Today’s web experience is far greater than merely scrolling through a website to source some information. It’s not even limited to creating user-generated content like those social media experiences on Facebook or YouTube that forever changed the world we knew in 2005.
Now, the web is about to offer a fully-fledged life experience, where users can socialize, play, or collaborate with colleagues without borders. And we are likely to see it evolve further, considering that experts expect the Web3 Blockchain market to grow at a CAGR of almost 45% between 2023 and 2030.
The online world has moved from read-only static websites, with no user-generated content, to a decentralized web with increased user rights and ownerships, where people seamlessly communicate, work, create, and entertain themselves online. But how did this happen? Here’s a brief overview of the web evolution.
Experience the Evolution: Dive into the three waves of the Internet and the Metaverse with our interactive video recap:
– What is the difference between Web1, Web2, and Web3?
– What is the Metaverse?
– What’s next?
One-Way Communication: Web1
Back in 1990, a British scientist, Tim Berners-Lee, invented the World Wide Web to enable automated information-sharing between scientists around the globe. The technology was later adopted by businesses that started to invest in static websites, usually basic HTML pages, and simple banner ads. It was the time of “read-only” capabilities, with no user-generated content or interaction.
Two-Way Communication: Web2
In 2005, the read-only format evolved into the read-write web, granting us a lot of user-generated content and improved interfaces. As a result, there was a rise in social media like Facebook and Twitter, messengers like WhatsApp, blogs, and websites like Wikipedia and YouTube. With the focus on interoperability between websites and applications, as well as users being able to put their content on the web, the world has gained access to a wide pool of resources.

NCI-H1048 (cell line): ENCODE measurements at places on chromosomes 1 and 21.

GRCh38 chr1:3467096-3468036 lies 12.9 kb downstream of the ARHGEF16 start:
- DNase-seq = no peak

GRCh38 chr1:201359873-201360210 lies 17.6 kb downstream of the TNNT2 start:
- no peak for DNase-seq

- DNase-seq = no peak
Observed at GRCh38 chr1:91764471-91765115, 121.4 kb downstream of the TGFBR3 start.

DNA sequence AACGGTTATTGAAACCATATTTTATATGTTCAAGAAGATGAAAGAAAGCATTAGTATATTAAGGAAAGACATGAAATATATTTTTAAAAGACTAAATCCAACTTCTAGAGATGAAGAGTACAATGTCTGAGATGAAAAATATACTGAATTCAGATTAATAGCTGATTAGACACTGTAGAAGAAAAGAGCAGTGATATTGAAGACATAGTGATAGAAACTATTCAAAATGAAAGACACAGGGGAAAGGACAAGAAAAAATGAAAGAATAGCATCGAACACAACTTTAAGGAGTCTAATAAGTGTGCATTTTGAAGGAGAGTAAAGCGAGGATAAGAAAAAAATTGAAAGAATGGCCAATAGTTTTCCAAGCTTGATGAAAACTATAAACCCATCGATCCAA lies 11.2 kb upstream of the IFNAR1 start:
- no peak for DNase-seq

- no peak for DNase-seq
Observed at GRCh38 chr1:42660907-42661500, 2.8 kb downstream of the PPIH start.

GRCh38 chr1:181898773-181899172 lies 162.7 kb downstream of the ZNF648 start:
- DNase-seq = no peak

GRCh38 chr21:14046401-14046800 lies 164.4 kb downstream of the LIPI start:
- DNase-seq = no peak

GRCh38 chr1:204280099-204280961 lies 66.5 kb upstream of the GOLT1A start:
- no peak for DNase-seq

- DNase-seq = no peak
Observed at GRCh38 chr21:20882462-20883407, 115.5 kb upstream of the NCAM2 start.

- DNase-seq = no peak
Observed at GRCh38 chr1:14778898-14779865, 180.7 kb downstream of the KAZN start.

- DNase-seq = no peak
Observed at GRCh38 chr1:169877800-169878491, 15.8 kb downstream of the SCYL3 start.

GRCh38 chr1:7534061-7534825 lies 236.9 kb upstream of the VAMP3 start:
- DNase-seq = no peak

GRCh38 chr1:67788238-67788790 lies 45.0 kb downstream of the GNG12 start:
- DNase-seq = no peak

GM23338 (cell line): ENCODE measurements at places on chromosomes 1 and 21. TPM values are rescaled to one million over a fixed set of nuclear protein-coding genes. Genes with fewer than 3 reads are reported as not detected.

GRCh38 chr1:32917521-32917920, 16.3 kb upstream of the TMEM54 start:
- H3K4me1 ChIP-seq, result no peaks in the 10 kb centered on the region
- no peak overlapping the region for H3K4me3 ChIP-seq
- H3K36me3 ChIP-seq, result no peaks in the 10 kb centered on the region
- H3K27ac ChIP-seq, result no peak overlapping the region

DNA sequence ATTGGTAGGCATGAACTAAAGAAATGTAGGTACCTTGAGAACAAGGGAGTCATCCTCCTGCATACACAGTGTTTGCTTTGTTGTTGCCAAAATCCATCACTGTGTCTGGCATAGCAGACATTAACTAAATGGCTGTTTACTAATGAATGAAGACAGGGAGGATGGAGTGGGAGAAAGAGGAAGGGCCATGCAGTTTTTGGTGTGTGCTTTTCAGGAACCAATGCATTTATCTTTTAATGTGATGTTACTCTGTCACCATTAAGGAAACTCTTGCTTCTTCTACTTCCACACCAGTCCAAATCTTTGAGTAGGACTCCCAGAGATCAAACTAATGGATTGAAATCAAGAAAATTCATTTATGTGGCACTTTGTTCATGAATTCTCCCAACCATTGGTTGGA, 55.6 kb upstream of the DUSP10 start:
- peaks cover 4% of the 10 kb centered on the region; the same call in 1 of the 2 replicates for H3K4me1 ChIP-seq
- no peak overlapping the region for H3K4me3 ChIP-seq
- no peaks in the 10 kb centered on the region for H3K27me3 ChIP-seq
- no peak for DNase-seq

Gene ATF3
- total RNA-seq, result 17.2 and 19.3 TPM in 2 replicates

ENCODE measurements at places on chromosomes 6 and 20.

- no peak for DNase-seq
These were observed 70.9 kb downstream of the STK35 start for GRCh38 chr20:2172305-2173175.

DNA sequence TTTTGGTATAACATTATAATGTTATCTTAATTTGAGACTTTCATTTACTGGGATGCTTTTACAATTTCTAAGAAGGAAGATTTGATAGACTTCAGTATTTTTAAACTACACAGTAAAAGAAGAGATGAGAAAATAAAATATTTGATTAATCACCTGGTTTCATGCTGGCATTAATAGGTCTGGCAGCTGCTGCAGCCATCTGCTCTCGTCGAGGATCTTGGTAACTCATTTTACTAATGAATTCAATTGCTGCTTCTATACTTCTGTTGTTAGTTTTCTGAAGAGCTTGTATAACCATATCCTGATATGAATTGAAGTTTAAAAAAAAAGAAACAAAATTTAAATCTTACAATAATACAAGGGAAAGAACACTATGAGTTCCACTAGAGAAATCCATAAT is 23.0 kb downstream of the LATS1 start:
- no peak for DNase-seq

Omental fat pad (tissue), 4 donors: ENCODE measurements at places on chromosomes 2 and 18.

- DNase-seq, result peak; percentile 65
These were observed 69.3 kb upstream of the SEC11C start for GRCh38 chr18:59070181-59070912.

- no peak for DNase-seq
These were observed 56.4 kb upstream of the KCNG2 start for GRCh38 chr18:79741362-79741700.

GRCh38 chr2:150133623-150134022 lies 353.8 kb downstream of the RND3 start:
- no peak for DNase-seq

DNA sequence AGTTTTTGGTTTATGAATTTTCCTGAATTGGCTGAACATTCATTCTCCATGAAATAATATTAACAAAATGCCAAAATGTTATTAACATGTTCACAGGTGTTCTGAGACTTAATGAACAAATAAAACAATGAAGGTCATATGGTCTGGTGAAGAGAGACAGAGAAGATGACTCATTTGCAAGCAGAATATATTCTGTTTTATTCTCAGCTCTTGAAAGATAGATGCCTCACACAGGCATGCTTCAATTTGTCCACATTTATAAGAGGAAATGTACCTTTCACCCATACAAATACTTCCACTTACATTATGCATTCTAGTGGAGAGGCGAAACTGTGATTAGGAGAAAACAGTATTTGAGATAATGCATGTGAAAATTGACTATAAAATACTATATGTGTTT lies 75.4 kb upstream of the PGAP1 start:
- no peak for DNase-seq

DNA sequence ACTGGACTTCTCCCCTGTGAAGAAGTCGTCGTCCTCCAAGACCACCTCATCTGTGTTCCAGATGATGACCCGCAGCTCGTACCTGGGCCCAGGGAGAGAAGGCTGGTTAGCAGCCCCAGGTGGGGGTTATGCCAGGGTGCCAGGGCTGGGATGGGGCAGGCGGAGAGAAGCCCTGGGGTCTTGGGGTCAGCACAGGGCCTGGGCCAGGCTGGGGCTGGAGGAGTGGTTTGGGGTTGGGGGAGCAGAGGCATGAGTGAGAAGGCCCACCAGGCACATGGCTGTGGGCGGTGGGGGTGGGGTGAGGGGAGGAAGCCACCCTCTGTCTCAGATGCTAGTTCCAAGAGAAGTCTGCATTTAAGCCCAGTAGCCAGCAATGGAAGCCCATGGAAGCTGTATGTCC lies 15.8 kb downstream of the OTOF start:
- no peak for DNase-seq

Strong web adoption and global internet access, combined with smartphones that enabled on-the-go access, Web2 has become and remains an indispensable part of human lives. Corporations, in turn, have started to collect, analyze, and often resell user data, promoting its monetization.
Immersive Decentralized Communication: Web3
The third generation of web technologies, Web3, is commonly referred to as “read-write-trust-verifiable” and is being ushered in as you read this blog post. It boosts interoperability to the next level, allowing for a more immersive user experience, while leveraging blockchain technology, open-source applications, and the decentralization of data. This enables users to monetize their data, granting control over content from monopolistic tech companies to regular users. The latest generation of the web is powered by such technologies as AI, ML, VR, and AR, which, in turn, fosters the metaverse.
Web3 allows users to access the Metaverse — a virtual 3D world where users can interact with computer-generated blockchain-based environments and other users. If we are to make an analogy, then Web3 is a road for a user to reach the metaverse. With a backup of decentralized ownership and control, you can join a shared digital reality to communicate through AR and VR with others in real time and to build economies. It promotes brand-new immersive experiences in terms of socializing, retail, and gaming.